Even before Donald Trump’s election victory took newsrooms nationwide by surprise, audiences criticized journalists as being disconnected from the communities they cover, especially poor and working-class communities.
Our personal well-being is more than twice as sensitive to economic decline as it is to economic growth, according to a study published in the May 2018 edition of The Review of Economics and Statistics.
On May 16, 2018, in a 52-47 vote, the U.S. Senate passed a resolution to preserve regulations requiring internet service providers to treat all data equally, a concept known as net neutrality.
One of journalists’ most important jobs is to scrutinize decisions made by governing bodies such as a state legislature, county council or school board. One facet of local government that journalists should pay particular attention to is how government leaders use and respond to economic impact studies — analyses that attempt to measure the impact a project such as a new tourist attraction or highway would have on economic activity in a given area.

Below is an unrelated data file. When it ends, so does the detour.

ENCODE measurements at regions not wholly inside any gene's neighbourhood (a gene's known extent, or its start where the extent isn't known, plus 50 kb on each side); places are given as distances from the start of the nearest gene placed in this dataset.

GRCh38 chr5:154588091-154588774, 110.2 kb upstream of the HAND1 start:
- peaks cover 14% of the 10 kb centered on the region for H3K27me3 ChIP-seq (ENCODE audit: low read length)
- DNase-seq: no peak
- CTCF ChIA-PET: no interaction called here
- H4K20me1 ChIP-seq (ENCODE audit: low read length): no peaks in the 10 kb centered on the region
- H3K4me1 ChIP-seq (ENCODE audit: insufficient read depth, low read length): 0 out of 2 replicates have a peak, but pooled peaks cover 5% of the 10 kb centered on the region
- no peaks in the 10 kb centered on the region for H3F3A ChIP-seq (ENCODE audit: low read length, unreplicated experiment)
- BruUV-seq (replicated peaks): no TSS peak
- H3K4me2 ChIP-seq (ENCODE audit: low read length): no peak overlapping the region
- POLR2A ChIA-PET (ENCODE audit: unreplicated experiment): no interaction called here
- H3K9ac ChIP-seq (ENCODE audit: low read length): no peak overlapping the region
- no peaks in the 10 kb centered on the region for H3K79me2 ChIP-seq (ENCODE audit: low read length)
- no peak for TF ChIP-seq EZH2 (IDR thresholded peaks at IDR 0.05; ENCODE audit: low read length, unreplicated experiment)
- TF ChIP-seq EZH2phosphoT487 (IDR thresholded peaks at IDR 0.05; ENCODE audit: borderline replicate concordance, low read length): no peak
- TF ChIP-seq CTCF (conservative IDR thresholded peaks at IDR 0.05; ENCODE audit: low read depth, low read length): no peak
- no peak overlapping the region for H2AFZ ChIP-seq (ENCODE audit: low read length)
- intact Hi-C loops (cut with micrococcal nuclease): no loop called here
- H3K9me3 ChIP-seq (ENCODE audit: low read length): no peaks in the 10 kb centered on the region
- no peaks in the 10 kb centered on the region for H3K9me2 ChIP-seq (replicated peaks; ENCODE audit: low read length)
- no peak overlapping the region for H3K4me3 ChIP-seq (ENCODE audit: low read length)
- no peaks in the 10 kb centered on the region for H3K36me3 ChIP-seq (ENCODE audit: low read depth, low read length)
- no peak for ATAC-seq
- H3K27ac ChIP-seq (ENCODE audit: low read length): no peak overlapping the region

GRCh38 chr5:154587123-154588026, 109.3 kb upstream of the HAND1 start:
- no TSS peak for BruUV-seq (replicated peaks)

The internet has upended many trades. Next, perhaps, will be census takers. A new study finds that Google’s “Street View” photographs can be used to estimate a neighborhood’s racial fabric. They can also correctly predict if a town will vote Democrat or Republican over 80 percent of the time.
If you’ve ever pumped gas in the United States, you’ve seen the sticker: “This product may contain up to 10 percent ethanol by volume,” declares one at a Massachusetts Shell station. Since 2005, Washington has mandated that an increasing amount of ethanol be mixed into gasoline every year, encouraging refiners and retailers with cash incentives.